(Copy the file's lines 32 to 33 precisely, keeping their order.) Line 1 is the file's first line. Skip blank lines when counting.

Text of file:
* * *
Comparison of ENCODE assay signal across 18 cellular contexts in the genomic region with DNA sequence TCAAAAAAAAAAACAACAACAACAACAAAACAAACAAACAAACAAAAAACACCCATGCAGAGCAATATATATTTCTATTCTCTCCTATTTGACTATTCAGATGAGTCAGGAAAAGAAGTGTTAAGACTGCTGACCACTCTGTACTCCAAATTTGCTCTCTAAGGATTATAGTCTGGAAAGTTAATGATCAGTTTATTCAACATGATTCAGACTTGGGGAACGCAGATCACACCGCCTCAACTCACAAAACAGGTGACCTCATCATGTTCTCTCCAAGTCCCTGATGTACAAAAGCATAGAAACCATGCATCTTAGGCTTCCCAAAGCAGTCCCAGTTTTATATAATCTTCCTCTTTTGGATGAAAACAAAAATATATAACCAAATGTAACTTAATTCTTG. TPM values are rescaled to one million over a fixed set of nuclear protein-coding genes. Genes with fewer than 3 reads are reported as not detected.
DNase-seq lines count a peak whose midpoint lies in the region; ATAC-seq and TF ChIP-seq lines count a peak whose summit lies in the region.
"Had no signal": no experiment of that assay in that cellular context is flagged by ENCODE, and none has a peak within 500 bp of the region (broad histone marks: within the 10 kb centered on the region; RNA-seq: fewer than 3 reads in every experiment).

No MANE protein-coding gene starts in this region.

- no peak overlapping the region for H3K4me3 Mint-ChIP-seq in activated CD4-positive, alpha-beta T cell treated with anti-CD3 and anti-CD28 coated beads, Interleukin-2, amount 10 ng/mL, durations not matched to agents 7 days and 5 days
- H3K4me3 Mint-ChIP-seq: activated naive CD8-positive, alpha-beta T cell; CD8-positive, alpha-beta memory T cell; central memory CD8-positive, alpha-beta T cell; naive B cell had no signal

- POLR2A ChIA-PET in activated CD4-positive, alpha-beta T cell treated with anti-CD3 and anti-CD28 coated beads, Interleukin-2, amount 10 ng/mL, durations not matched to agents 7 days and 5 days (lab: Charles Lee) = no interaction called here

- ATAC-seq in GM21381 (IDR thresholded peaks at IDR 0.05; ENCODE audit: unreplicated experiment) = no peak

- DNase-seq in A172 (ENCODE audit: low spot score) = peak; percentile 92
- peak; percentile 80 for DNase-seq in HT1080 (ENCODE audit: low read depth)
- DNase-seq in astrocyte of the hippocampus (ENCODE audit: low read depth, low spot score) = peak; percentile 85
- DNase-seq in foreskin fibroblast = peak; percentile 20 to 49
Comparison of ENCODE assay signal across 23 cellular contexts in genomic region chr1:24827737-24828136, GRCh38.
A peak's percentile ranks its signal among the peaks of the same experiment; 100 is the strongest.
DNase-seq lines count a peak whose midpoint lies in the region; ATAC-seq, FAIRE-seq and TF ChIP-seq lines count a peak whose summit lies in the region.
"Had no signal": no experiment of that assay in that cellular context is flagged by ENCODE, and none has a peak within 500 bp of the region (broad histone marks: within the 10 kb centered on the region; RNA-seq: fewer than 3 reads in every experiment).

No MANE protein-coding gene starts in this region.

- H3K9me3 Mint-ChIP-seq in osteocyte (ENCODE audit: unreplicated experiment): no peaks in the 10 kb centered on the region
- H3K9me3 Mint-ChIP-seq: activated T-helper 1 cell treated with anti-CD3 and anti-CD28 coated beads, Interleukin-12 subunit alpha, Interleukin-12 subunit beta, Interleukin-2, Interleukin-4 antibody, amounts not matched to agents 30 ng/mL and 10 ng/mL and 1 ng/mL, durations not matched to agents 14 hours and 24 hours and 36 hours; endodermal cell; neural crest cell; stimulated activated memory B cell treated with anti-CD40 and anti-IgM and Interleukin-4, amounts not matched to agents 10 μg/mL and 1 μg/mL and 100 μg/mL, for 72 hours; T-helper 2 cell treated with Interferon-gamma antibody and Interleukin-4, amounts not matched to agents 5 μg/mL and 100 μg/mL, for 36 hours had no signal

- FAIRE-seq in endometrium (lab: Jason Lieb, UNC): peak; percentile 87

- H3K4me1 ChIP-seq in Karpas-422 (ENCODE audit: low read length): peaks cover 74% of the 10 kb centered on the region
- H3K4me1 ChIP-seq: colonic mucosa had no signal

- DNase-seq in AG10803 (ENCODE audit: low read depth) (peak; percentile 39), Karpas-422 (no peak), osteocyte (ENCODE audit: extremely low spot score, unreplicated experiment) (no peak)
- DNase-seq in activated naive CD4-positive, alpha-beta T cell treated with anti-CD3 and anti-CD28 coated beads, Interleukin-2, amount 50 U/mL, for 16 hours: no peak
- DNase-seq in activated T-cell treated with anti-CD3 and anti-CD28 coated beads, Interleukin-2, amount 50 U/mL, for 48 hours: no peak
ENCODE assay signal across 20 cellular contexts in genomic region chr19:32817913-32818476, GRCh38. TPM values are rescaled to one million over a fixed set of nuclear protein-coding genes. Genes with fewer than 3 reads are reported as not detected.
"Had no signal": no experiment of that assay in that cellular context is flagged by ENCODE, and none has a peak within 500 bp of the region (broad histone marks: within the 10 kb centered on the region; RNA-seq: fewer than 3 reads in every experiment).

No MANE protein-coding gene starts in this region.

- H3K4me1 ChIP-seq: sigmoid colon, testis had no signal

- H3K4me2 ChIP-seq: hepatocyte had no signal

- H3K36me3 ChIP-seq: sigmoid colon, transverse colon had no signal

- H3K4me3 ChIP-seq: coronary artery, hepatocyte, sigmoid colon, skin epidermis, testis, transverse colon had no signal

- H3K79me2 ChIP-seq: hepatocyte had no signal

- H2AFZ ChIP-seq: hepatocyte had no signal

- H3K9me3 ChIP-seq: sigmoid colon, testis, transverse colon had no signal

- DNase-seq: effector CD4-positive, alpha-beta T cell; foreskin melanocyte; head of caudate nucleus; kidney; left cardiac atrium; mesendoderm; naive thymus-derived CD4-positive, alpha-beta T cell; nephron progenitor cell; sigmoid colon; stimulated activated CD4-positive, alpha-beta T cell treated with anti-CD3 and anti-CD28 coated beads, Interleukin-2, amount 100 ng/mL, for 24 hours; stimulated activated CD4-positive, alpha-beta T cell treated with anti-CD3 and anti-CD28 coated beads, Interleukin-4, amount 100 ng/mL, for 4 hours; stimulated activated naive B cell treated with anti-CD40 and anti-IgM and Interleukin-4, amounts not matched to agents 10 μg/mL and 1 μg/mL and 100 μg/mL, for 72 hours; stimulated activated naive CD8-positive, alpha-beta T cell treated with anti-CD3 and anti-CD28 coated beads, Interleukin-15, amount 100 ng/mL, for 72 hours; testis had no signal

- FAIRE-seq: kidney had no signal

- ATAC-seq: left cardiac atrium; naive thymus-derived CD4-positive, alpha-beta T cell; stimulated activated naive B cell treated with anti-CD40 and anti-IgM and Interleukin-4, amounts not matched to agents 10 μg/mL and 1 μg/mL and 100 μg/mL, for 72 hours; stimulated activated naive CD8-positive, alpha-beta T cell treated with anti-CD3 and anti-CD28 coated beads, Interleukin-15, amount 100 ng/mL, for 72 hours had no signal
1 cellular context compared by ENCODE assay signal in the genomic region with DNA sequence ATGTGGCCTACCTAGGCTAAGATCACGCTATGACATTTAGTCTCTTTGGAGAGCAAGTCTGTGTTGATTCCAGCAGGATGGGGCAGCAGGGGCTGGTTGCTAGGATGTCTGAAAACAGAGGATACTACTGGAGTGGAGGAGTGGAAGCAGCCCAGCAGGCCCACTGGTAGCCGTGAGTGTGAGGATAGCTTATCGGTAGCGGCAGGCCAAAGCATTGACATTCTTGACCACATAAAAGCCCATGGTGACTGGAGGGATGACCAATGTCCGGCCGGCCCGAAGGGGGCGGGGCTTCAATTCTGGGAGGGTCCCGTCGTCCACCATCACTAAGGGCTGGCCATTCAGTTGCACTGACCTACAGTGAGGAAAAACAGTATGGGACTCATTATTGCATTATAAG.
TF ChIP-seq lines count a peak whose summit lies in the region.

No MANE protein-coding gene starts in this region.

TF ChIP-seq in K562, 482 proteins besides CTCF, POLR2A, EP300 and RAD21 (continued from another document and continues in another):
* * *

- H3K4me3 ChIP-seq: coronary artery, hepatocyte, sigmoid colon, skin epidermis, testis, transverse colon had no signal

- H3K79me2 ChIP-seq: hepatocyte had no signal